Labor’s clumsy dance with climate policy

The slashing of jobs at the Department of Climate Change epitomises Labor’s confusing approach to the issue of climate change.

The Conversation

This week’s announcement that one-third of the 900 jobs in the Department of Climate Change will be cut is yet another step back in the ALP’s half-hearted dance with climate change policy.

Former Prime Minister Kevin Rudd called climate change “the greatest moral challenge of our time,” then promptly abandoned the emissions trading scheme that formed a central pillar of his 2007 election.

Current Prime Minister Julia Gillard made a categorical pre-election statement that her government would not introduce a carbon tax, then announced 14 months later, “Today we move from words to deeds,” when introducing the suite of carbon pricing bills to the House of Representatives.

Now the government is announcing massive cuts in spending and staffing in the Department of Climate Change and Energy Efficiency.

The Labor government’s record on climate change is patchy at best. If the hot air that has come out of government on the subject over the past few years could be harnessed it could power Canberra for a year: a renewable energy powerhouse.

Prime Minister Gillard was correct when she said last October that the climate change debate had been going on for years and the time for words was finished. Accusations of broken promises and Greens collusion aside, with the passage of the Clean Energy Future legislation the Gillard government finally looked like a government that had recognised the problem and led with a solution.

The carbon pricing legislation was a large step towards emissions reduction and when it takes effect in a couple of months it will bring Australia into line with Europe and other industrialised nations in tackling climate change by taxing big polluters.

Cutting spending in the Department of Climate Change is counter-intuitive and takes the government back to the muddling days of the abandoned ETS. If the issue is so important, why undermine the very department that is running the programs? Surely the positions of people whose job is to ensure an environmentally sustainable future for Australia are as important as those who build cars?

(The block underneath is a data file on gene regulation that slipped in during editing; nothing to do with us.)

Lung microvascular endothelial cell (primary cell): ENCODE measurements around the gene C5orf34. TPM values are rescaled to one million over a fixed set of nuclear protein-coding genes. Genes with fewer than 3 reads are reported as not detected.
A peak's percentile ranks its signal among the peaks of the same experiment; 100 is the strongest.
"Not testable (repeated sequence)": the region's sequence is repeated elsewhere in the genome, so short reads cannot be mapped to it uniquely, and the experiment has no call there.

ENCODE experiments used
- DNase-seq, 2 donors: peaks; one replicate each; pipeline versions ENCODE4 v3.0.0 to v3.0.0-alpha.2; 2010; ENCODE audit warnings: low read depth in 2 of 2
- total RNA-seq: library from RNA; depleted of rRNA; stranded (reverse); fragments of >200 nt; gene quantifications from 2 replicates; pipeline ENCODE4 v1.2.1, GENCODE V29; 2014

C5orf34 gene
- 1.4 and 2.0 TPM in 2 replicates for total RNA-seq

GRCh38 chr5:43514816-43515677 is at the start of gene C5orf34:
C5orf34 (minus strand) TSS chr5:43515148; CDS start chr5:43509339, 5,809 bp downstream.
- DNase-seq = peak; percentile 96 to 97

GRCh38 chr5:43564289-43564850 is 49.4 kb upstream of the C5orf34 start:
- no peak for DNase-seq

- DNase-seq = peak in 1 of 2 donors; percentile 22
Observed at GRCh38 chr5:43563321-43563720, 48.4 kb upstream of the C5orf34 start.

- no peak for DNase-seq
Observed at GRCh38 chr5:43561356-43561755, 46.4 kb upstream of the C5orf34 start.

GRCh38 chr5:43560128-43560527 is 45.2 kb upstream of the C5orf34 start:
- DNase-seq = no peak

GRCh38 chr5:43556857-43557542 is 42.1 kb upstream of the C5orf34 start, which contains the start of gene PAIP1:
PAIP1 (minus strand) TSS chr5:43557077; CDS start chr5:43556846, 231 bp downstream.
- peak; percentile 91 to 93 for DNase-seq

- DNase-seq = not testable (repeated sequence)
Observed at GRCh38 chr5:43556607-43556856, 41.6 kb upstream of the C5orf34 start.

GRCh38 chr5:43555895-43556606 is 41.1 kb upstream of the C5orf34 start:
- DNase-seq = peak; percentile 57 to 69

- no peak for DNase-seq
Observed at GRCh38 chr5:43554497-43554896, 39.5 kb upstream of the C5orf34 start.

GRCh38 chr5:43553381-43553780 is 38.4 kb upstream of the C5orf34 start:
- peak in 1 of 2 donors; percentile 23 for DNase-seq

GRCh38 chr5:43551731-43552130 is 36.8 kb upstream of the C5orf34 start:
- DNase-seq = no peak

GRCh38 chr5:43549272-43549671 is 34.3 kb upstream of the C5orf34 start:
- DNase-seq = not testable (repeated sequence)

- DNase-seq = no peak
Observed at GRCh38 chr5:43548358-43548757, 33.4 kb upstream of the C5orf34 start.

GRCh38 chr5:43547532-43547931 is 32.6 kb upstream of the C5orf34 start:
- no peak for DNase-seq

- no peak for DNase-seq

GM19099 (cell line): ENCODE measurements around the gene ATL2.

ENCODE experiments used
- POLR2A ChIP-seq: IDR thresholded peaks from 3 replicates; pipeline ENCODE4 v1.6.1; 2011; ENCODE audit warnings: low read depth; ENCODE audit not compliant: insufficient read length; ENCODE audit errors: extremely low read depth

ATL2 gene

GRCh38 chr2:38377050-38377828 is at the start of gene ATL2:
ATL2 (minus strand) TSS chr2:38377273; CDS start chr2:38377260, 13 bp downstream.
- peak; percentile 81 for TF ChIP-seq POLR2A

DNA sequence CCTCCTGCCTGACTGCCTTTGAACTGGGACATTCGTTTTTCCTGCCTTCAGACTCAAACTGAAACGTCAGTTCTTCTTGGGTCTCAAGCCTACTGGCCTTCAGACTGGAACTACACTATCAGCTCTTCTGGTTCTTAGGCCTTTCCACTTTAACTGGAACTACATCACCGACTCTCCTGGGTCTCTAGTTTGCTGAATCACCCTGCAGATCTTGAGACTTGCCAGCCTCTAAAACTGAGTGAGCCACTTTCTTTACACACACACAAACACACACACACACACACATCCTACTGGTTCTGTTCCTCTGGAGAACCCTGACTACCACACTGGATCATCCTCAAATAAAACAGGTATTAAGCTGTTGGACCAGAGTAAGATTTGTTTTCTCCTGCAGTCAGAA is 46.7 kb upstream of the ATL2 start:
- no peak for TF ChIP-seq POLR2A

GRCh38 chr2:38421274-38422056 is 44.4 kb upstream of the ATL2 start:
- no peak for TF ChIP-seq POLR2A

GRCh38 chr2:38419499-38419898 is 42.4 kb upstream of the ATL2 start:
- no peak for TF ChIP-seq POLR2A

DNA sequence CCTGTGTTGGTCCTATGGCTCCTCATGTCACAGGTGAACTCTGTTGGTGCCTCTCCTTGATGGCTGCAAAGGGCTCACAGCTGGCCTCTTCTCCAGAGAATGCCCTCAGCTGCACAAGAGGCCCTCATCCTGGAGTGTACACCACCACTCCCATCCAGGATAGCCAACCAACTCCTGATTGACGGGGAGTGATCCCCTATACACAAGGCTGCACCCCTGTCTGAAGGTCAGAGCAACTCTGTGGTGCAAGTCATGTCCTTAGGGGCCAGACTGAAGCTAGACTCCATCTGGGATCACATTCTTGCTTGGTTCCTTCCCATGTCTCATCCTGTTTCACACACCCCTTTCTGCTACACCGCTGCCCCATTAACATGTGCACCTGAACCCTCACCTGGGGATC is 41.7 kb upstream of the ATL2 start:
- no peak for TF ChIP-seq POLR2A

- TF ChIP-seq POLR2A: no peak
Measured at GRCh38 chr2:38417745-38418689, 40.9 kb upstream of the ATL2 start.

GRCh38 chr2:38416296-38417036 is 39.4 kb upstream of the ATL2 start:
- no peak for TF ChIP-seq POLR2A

The scientific evidence of climate change is solid and its opponents are dwindling to a few reality fringe-dwellers and conservative hardliners.

The official reason given to staff in the department for the spending cuts is that many programs are coming to their conclusion. It beggars belief that no further programs or initiatives are to be started on the “greatest moral challenge of our time”.

The implications of procrastinating on climate change are dire. In our own Pacific neighbourhood the vastly scattered archipelago nation of Kiribati is already looking for land on which to relocate its population of just under 101,000. With an average height above sea level of just two metres, the Kiribati people are already seeing islands reclaimed by rising sea levels.

The President of Kiribati, Anote Tong, told Harvard University’s Centre for the Environment in 2008, “We want to move our people with as much dignity as possible. For us it is not a matter of economics, it is a matter of survival.”

According to the Insurance Council of Australia, 425,000 Australian properties which are less than four metres above sea level and within three kilometres of shoreline are considered to be “vulnerable” this century.

Given the predictions of a 1-2 metre sea level rise by the end of the century, the government cannot afford to simply rely on its Clean Energy Future legislation. There needs to be ongoing programs to address the range of climate issues, from reducing our emissions to dealing with the consequences. These need a vibrant and well-resourced department.

It’s not a matter of economics. It’s a matter of survival.

Robin Tennant-Wood is Assistant Professor in the Discipline of Government at the University of Canberra and a former Director of the Canberra Environment and Sustainability Resource Centre.

This article was originally published on The Conversation – theconversation.edu.au. Reproduced with permission.